In-House Counsel Talking to In-House Counsel
Corporate Counsels 25th Annual General Counsel Conference took place in New York last week, and CorpCounsel.com published several stories as it unfolded (read them here, here, and here). But the two-day agenda offered an even wider variety of talks and panels, so below is a collection of some other highlights from sessions on crisis management, bringing e-discovery in-house, and learning to be a GC.
A recent corporate crisis thats gotten a lot of attention occurred on April 24, when a clothing factory collapsed in Bangladesh, killing more than 1,100 people. Many multinational retailers were immediately linked to the factory in media reports. One of them was Benetton.
The company issued a denial the very same day. But later it had to release a revised statement acknowledging that a Benetton order had been shipped by one of the manufacturers in the building.
Thomas Campbell and Ken Quinn, partners at Pillsbury Winthrop Shaw Pittman, talked about this incident as an example of how poor crisis management can jeopardize a companys credibility.
At their morning session on June 5, the lawyers explained that the clothing manufacturer violated some basic tenets in the crisis management playbook. Their own advice would be this: First gather the facts to determine the veracity of media reports before responding. In the meantime, use a holding statement to express concern and engagement.
They gave an example of a holding statement in their handout:
Our thoughts and prayers go out to those affected by this tragic accident. As the cause is under investigation, drawing any conclusions at this stage would be premature. We are fully cooperating with governmental authorities and will provide updates on the investigation as soon as possible.
The lawyers noted that all companies experience crises. Quinn asked the conference audience how many of them expected a crisis in the next year. Few hands went up. Then he asked how many felt prepared to deal with a crisis. Even fewer attendees raised their hands.
The general counsels office should be the epicenter of any crisis management effort, the Pillsbury partners exhorted, by coordinating legal, public relations, insurance, and victims assistance responses. They need to help control the timing and content of any communication while preserving attorney-client and work product privilege.
The new wrinkle in company communications is social media. In the old days, Quinn explained, a company could control the flow, and the press could be fed information in just a few well-managed sessions.
Now, it often begins outside of official channelsand it never stops. More than ever, a company needs a well-trained spokesperson, and companies themselves must use all available social media and Internet communication tools.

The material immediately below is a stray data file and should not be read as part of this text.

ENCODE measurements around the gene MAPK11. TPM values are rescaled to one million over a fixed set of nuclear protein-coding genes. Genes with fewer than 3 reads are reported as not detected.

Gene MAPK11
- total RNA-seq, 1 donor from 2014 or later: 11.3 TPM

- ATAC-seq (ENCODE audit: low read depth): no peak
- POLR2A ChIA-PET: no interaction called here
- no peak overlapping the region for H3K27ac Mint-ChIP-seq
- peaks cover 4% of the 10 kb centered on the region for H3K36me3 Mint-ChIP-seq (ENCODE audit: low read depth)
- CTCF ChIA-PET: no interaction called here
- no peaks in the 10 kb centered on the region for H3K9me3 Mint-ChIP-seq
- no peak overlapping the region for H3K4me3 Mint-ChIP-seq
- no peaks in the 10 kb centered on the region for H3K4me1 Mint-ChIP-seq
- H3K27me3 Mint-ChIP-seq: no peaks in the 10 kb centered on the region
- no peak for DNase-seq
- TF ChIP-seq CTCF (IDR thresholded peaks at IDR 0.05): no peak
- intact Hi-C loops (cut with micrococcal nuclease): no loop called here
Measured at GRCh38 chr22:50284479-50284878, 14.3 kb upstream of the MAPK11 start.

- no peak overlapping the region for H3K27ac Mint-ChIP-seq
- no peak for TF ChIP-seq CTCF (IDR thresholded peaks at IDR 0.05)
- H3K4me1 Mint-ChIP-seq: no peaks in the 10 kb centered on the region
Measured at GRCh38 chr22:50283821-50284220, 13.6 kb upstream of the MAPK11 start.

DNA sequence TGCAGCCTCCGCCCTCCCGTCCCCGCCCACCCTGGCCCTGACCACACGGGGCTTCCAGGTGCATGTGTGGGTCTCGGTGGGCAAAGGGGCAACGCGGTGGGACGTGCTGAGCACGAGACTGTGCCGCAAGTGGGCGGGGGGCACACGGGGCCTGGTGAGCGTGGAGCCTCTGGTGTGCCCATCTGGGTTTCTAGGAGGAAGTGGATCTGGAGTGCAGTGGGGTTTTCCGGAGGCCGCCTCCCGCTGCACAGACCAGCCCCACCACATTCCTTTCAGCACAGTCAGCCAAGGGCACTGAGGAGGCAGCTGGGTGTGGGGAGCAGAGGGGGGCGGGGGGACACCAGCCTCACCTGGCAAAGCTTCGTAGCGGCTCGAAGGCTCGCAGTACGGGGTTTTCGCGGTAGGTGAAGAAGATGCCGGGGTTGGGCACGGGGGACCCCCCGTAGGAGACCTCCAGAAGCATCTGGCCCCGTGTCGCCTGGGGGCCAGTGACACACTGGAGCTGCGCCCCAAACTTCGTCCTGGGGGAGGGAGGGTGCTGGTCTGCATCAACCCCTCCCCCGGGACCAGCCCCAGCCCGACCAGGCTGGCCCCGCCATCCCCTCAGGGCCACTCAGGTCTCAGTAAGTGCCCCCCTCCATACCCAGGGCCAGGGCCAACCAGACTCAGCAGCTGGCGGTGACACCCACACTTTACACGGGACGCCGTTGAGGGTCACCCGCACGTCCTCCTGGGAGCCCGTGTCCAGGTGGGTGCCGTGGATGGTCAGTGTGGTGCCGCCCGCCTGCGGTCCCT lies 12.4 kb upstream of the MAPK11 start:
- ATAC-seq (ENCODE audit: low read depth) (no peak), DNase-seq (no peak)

The company also needs to carefully monitor all of these communications, the lawyers said, because in addition to the spokesperson and critics, company employees may also chime in. And their unauthorized messages may confuse the public and clash with company strategy.
It sounds like a no-brainer: In a time of belt-tightening, companies can save money if their law departments bring e-discovery in-house. Maybe so, but think carefully before you dive in. That was the takeaway from the final panel discussion on June 5.
First, one caveat: the two speakers who took turns punching holes in this proposition both work for companies that provide e-discovery services. But they did make important points that could help a legal department, no matter what route it decided to take.
Rich Cohen, vice chairman at Renew Data (and once GC at Ohio Power), thinks theres a growing trend among companies to bring discovery in-house. At the same time, he said, law firms are volunteering to handle it, and vendors are saying: Step aside. We can do it all.
What should law departments do? The first step, Cohen said, is to take stock of your companys needs. Whats your litigation profile? What kind of discovery job are you contemplating? Dont go into it blindly, he warned.
One purpose of buying e-discovery services, he noted, is to expedite analysis of data in order to tell the businesspeople whether they have a problem. And vendors may be better suited to this task than in-house lawyers.
Panelist Drew Lewis, e-discovery counsel at Recommind, suggested that legal departments may not want to take on the complete e-discovery job in their big cases . They may be better off tackling a manageable portion. Its also important to remember, he added, that your goal isnt to look through all the documents; its to find the 20 that will determine the outcome of the case at hand.
Moderator G. Daniel McCarthy, a director in the Gibbons corporate law department, asked the panelists how inside lawyers, outside lawyers, and service providers are supposed coordinate their discovery activities.